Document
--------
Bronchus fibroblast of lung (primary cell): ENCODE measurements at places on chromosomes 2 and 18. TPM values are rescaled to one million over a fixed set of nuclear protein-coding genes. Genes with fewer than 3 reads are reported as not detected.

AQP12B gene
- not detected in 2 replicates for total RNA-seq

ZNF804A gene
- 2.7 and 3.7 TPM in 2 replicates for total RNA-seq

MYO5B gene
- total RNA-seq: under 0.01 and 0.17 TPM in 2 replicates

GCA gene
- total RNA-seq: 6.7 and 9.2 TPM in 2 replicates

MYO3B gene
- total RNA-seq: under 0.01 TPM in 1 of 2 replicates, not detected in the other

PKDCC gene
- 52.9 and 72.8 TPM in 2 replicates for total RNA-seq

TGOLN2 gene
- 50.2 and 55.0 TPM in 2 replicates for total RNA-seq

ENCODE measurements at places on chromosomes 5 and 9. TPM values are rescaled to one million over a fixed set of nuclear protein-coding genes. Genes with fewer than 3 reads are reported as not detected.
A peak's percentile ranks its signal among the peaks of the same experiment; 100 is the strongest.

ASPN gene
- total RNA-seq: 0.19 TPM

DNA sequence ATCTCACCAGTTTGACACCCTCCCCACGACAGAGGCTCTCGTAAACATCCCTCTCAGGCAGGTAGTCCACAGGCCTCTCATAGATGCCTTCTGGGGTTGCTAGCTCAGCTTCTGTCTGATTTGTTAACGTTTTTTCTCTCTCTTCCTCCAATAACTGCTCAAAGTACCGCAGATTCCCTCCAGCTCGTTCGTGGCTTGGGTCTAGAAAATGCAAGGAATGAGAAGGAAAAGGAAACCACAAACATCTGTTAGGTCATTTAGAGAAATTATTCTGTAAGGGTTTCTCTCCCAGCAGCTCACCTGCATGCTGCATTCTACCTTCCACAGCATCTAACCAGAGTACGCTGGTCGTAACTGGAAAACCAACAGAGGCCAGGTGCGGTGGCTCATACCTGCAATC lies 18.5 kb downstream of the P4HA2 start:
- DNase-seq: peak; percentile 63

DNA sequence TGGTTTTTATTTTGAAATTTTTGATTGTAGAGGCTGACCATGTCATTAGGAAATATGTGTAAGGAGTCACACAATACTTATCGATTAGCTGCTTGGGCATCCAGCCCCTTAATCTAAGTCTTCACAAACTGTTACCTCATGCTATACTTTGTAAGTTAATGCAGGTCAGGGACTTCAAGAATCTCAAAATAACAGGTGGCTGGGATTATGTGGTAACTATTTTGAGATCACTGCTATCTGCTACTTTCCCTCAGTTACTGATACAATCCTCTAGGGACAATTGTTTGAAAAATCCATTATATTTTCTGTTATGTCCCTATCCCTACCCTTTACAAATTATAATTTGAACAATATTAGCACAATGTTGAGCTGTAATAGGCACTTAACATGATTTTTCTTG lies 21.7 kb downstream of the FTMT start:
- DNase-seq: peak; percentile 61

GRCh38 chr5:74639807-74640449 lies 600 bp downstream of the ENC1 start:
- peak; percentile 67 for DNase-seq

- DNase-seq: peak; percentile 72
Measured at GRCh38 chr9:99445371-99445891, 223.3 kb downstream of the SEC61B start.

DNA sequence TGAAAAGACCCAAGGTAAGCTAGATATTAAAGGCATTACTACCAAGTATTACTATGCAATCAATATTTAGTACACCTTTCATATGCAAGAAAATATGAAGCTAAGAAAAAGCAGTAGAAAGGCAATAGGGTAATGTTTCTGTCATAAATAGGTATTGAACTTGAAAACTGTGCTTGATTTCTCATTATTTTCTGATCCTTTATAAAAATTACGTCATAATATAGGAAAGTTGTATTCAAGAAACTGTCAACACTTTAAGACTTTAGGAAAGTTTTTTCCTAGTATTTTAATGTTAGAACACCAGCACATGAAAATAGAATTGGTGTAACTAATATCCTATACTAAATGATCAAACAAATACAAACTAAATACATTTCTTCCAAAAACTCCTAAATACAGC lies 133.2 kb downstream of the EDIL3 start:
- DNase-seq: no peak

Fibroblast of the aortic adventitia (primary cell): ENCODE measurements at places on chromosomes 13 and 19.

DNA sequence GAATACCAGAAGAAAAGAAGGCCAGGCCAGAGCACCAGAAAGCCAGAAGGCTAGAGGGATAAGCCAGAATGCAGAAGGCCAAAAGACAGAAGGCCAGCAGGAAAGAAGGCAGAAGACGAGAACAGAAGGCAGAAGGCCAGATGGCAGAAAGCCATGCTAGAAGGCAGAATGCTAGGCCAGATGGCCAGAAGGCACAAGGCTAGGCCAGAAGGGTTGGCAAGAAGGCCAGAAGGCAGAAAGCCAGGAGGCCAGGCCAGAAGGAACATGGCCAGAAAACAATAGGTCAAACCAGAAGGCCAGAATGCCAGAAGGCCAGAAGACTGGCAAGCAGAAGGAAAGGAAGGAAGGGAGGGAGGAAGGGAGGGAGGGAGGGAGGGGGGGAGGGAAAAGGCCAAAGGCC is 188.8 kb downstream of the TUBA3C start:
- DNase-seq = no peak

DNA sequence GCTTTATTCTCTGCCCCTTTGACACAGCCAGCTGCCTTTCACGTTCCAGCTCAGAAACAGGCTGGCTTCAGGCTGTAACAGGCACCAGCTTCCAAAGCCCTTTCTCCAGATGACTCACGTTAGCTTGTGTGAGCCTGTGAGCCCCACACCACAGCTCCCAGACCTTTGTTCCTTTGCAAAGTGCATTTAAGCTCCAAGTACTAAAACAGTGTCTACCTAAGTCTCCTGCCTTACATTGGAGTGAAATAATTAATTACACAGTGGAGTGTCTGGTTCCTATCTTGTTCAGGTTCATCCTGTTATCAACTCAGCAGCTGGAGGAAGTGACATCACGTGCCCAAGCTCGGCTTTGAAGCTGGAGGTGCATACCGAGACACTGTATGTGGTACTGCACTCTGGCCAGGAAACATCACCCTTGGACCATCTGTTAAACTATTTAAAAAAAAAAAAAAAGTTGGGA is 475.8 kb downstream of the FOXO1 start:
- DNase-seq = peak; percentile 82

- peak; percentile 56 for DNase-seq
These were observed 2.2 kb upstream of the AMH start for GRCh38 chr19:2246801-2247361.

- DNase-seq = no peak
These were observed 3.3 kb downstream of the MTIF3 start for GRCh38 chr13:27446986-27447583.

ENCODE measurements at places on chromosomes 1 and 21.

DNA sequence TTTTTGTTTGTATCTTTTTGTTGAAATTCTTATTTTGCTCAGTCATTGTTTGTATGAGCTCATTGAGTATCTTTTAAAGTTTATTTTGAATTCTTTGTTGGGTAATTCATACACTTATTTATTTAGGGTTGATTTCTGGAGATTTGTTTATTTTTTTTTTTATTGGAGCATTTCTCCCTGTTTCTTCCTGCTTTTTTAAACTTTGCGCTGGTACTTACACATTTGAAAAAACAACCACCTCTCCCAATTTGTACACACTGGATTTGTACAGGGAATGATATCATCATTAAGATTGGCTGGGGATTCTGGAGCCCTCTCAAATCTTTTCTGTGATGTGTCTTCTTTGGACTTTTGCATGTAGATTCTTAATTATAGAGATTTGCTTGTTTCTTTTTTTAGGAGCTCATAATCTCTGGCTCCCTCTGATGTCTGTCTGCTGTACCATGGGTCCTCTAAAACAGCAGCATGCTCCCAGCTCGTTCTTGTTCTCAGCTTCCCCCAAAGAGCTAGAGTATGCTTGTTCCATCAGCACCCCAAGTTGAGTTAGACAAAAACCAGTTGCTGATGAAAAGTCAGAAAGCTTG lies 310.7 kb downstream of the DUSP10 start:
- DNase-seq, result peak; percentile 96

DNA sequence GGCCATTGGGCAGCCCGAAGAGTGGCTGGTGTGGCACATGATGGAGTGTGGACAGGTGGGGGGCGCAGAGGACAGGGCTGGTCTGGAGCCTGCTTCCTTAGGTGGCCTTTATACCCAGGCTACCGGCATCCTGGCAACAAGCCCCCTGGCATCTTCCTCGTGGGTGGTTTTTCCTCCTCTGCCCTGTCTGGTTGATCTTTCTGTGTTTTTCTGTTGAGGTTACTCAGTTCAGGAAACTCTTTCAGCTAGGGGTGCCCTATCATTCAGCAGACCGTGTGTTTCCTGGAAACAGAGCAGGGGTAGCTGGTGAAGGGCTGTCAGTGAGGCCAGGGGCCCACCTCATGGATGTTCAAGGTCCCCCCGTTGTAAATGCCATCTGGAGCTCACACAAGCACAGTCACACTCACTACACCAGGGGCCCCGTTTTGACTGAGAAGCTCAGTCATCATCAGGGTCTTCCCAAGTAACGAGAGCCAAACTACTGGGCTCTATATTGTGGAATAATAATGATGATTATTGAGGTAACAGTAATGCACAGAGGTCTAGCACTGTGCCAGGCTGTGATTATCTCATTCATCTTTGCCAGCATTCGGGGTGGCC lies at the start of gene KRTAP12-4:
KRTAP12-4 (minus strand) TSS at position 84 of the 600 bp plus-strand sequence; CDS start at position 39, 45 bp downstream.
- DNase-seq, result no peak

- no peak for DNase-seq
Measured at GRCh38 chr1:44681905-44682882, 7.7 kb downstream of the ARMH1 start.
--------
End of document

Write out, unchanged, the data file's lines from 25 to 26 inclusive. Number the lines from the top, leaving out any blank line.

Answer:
- peak; percentile 67 for DNase-seq

- DNase-seq: peak; percentile 72